So I’m disgusted with myself. I calmed down, of course, and said what a splendid idea it would be to keep five or six extra people on the list for another day. (They’ll leave tomorrow, but tomorrow is an OR day, so the list will still grow, despite my discharges, so the next day will be no better.) I went around later in the day and checked on them politely, and didn’t even flinch when they observed that they won’t have a ride till tomorrow evening around six, or maybe a little later (so I will be frowned upon for allowing my patients to loiter so late, occupying beds that could be used for new patients). Maybe I should dispense with my polite formulation about how we don’t evict people from the hospital, and just frown outright at such weak dilemmas?

Yes, definitely time for a new month. Or maybe a new year? I think definitely I’ll feel better in, say, July. Then, I’ll just have to get my patients out of the unit, and then the intern can worry about them.

I think 8:30 is the latest I have ever stayed in the hospital yet this year. It felt kind of crazy, walking around to check on the patients, saying “goodnight, I’ll see you in the morning,” and considering that “morning” means 4am, less than eight hours away.

But I don’t particularly mind. I picked up a case in the ER, and got to take it to the OR within a few hours, and do a lot of the procedure. Quite satisfactory. Of course it was another one of those ugly, boring cases that no one but an intern wants; but I had fun.

That took till the end of the afternoon. Then, I got called to the ER for an intubated patient. I was trying to figure out what could cause a surgical patient, no vascular issues, to present, intubated. That’s not usually the scenario, when you’re not on trauma. Often enough we have to re-intubate people post-operatively; but to come in like that?

Turned out to be a nice old gentleman, holding his daughter’s hand and nodding at her, in spite of being intubated. His blood pressure was too low to handle any sedatives, and his mental status was poor enough, so he was on hardly any drugs at all.

I got a surprise walking into the room. I started to introduce myself – “Hi, I’m Dr. Alice, one of the residents. . ” – and the daughter interrupted me. “Oh yes, Dr. Alice, I know you!” She’d been identified as a respiratory tech, so I assumed she worked at the hospital, and we’d been together during some crisis or other. I couldn’t remember any crisis involving respiratory which would lead to such a warm greeting, but the patient was in too much trouble to spend time on reminiscences.

Half an hour later, one of her remarks finally clicked. She doesn’t work at this hospital, she’d been here as a patient on one of my previous months. She’d been one of the nightmare patients (the way healthcare professionals often seem to be when they do get sick): the nurses used to argue about who would have to take her, and the senior residents sent me to her room by myself, until something major required their attention. The catch was that I could never relax with her, because she actually was sick, and every so often one of her “crazy” complaints turned into a really serious problem. I learned a lot taking care of her. By the end, though, I did dread getting called by her nurse; but apparently I masked that feeling pretty well.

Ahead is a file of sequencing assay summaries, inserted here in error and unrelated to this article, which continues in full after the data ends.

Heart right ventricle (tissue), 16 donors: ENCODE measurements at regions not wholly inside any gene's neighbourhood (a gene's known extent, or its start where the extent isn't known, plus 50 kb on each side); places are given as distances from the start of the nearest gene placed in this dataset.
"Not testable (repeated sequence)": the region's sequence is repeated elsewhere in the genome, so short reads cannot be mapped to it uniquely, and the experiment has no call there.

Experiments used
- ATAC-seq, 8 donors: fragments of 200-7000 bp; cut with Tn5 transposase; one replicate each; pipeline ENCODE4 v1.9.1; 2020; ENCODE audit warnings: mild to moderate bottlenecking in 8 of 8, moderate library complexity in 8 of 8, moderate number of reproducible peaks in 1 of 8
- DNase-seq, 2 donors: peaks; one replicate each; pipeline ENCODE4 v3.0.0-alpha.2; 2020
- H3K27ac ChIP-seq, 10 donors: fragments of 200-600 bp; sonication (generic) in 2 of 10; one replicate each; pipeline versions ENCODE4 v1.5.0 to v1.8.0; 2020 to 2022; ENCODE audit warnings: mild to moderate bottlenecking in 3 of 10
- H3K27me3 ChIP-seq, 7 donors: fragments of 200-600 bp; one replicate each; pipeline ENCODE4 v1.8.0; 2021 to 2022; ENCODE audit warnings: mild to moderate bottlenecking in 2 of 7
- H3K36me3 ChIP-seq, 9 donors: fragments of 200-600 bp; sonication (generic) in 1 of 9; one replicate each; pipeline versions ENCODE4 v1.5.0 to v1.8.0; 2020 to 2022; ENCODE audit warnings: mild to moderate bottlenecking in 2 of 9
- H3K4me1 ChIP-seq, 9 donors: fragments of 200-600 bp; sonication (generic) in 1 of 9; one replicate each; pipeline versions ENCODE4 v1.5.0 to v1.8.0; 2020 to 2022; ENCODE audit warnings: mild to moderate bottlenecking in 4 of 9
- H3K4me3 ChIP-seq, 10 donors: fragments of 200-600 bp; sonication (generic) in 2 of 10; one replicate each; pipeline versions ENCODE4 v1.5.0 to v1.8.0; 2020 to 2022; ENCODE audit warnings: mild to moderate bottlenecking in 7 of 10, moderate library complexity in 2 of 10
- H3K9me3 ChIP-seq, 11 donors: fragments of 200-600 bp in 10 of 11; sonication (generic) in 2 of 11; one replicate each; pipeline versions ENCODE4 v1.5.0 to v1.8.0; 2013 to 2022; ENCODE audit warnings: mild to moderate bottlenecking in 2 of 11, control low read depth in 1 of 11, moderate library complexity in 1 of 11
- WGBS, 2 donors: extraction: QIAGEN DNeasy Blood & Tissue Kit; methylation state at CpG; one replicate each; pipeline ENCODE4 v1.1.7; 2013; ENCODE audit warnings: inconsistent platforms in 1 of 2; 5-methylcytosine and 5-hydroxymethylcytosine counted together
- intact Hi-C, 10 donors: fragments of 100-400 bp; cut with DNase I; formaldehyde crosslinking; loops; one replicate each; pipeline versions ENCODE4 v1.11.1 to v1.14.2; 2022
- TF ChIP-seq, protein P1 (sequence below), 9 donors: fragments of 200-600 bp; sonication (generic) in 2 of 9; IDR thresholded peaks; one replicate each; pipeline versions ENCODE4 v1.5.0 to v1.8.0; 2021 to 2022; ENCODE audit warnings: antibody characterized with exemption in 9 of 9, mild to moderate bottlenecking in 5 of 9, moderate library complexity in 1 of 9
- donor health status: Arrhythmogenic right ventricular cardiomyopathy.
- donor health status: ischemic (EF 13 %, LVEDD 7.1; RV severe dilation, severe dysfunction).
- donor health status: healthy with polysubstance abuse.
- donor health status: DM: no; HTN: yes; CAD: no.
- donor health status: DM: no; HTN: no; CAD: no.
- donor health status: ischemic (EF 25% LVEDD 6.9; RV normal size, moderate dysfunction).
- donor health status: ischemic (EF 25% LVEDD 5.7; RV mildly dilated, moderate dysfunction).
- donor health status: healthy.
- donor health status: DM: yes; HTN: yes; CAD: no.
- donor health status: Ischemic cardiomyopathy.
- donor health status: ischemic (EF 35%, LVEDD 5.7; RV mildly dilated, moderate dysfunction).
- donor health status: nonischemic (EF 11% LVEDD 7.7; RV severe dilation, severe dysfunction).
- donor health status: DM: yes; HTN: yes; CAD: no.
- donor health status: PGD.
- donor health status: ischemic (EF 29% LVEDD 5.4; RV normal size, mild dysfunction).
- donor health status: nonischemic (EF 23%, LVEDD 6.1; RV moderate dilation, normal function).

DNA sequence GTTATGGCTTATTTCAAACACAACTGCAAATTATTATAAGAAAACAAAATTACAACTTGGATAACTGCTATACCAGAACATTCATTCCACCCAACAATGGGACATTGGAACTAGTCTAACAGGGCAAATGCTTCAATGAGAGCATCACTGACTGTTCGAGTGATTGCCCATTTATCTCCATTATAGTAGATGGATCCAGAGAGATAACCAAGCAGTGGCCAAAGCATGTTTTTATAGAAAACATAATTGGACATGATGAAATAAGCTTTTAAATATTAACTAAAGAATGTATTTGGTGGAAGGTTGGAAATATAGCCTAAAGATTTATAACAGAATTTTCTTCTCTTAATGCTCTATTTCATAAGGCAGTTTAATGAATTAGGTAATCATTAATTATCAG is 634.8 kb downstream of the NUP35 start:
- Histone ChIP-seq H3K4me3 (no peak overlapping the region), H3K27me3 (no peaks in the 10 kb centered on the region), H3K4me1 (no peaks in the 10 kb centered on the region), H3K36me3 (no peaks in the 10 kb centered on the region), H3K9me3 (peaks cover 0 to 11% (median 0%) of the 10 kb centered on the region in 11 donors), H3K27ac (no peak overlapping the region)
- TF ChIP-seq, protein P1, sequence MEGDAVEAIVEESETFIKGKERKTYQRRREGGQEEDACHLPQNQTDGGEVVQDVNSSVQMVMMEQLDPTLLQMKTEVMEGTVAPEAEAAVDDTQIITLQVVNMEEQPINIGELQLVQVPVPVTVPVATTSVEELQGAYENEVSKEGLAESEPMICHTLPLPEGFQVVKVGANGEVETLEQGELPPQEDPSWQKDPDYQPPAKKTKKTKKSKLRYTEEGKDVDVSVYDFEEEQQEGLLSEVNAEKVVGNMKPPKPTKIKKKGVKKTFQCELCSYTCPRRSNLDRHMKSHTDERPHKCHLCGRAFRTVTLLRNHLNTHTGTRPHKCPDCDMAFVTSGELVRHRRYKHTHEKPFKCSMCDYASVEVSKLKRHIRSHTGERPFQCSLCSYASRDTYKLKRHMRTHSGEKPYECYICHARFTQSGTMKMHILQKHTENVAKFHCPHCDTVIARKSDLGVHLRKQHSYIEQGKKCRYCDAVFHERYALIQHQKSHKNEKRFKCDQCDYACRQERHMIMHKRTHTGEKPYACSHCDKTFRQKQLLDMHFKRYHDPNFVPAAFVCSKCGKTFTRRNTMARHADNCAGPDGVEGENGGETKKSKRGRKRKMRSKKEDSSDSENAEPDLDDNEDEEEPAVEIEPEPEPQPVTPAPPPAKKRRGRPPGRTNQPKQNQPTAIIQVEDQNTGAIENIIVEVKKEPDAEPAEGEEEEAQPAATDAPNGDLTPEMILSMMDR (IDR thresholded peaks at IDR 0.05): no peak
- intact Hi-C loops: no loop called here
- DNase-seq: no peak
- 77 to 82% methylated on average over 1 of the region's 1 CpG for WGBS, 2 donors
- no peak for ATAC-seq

The whole time that a group of surgery residents spent in the room, working on her father, she kept smiling at me, directing all of her answers at me, and remembering things we’d talked about in the past (when I was being conscientious, and stayed in her room to chat). One of the chiefs was there, big, tall, impressive guy – and she didn’t pay any attention to him, just Dr. Alice.

I feel so guilty. I really didn’t like her at all when she was a patient, and I did my best to stay away from her. She seems totally different, quite a reasonable person, now that she’s better, and taking care of a sick relative. On one hand it’s good that I behave professionally enough for a patient to like me even when I didn’t particularly like them; but I feel bad about being on the receiving end of such good feeling, when I didn’t reciprocate it at all until I felt flattered by her memory and shocked by the difference in her behavior.

Today was a Friday kind of day. Some of my patients were angry at me again (maybe I need to start thinking in terms of borderline personality, although I hate that psych nonsense; it would make their vagaries easier to take). Everyone declined to be discharged, and my attendings seemed to be scouring their offices for people to admit. I somehow found myself in the ICU with a sick patient for part of the morning, which also threw off my plans to keep the floor in order. The senior residents were struggling too; somehow it’s worse all around when no one on the team is on top of the game.